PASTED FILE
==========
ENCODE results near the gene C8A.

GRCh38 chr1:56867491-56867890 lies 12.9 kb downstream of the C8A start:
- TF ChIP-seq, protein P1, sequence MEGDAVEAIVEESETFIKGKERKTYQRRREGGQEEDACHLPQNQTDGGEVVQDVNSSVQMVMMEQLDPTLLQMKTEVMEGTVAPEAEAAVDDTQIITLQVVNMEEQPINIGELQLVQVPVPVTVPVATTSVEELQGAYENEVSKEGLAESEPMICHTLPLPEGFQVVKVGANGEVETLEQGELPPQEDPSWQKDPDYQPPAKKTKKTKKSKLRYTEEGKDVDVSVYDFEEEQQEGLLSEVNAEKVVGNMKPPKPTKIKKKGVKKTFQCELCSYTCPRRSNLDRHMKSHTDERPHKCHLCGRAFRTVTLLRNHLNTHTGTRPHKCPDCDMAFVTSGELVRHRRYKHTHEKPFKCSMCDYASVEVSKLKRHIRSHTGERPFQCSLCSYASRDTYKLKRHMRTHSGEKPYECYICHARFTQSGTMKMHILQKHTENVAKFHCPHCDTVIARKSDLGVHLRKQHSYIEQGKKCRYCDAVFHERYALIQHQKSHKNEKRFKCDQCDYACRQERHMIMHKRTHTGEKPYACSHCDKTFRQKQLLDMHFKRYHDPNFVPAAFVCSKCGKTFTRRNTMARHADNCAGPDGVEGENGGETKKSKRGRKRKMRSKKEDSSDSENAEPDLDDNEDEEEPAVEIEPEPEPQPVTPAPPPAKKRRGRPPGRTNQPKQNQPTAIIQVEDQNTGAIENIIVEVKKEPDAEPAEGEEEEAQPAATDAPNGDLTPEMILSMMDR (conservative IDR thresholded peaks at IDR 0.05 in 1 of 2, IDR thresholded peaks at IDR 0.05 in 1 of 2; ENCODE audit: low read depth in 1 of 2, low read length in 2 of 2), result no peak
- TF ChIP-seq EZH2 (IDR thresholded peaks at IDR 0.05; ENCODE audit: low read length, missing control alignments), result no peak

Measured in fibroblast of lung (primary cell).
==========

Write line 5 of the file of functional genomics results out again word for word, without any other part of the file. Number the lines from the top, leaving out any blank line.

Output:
Measured in fibroblast of lung (primary cell).